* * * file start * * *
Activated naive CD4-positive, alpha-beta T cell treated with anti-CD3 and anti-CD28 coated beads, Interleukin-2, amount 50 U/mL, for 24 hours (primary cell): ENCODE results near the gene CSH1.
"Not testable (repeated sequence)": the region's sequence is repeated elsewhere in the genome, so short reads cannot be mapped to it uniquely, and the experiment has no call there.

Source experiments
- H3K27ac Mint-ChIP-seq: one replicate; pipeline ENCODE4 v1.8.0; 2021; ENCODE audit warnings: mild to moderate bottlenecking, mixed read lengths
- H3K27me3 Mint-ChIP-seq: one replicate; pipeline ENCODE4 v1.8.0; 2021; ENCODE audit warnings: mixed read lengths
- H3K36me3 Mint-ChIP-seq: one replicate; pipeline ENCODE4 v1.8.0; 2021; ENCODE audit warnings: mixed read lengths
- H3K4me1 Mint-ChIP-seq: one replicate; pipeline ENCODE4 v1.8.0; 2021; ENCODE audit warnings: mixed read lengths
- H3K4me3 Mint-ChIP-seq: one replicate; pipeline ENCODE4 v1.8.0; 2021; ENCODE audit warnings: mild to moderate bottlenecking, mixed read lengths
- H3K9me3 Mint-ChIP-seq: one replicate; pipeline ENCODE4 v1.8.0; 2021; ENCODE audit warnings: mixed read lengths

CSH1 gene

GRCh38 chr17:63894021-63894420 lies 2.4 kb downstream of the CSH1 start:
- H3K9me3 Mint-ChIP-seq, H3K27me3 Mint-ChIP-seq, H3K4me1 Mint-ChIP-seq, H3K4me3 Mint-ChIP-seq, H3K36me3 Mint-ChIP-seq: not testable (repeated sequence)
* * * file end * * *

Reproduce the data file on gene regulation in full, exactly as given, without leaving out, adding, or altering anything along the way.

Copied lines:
Activated naive CD4-positive, alpha-beta T cell treated with anti-CD3 and anti-CD28 coated beads, Interleukin-2, amount 50 U/mL, for 24 hours (primary cell): ENCODE results near the gene CSH1.
"Not testable (repeated sequence)": the region's sequence is repeated elsewhere in the genome, so short reads cannot be mapped to it uniquely, and the experiment has no call there.

Source experiments
- H3K27ac Mint-ChIP-seq: one replicate; pipeline ENCODE4 v1.8.0; 2021; ENCODE audit warnings: mild to moderate bottlenecking, mixed read lengths
- H3K27me3 Mint-ChIP-seq: one replicate; pipeline ENCODE4 v1.8.0; 2021; ENCODE audit warnings: mixed read lengths
- H3K36me3 Mint-ChIP-seq: one replicate; pipeline ENCODE4 v1.8.0; 2021; ENCODE audit warnings: mixed read lengths
- H3K4me1 Mint-ChIP-seq: one replicate; pipeline ENCODE4 v1.8.0; 2021; ENCODE audit warnings: mixed read lengths
- H3K4me3 Mint-ChIP-seq: one replicate; pipeline ENCODE4 v1.8.0; 2021; ENCODE audit warnings: mild to moderate bottlenecking, mixed read lengths
- H3K9me3 Mint-ChIP-seq: one replicate; pipeline ENCODE4 v1.8.0; 2021; ENCODE audit warnings: mixed read lengths

CSH1 gene

GRCh38 chr17:63894021-63894420 lies 2.4 kb downstream of the CSH1 start:
- H3K9me3 Mint-ChIP-seq, H3K27me3 Mint-ChIP-seq, H3K4me1 Mint-ChIP-seq, H3K4me3 Mint-ChIP-seq, H3K36me3 Mint-ChIP-seq: not testable (repeated sequence)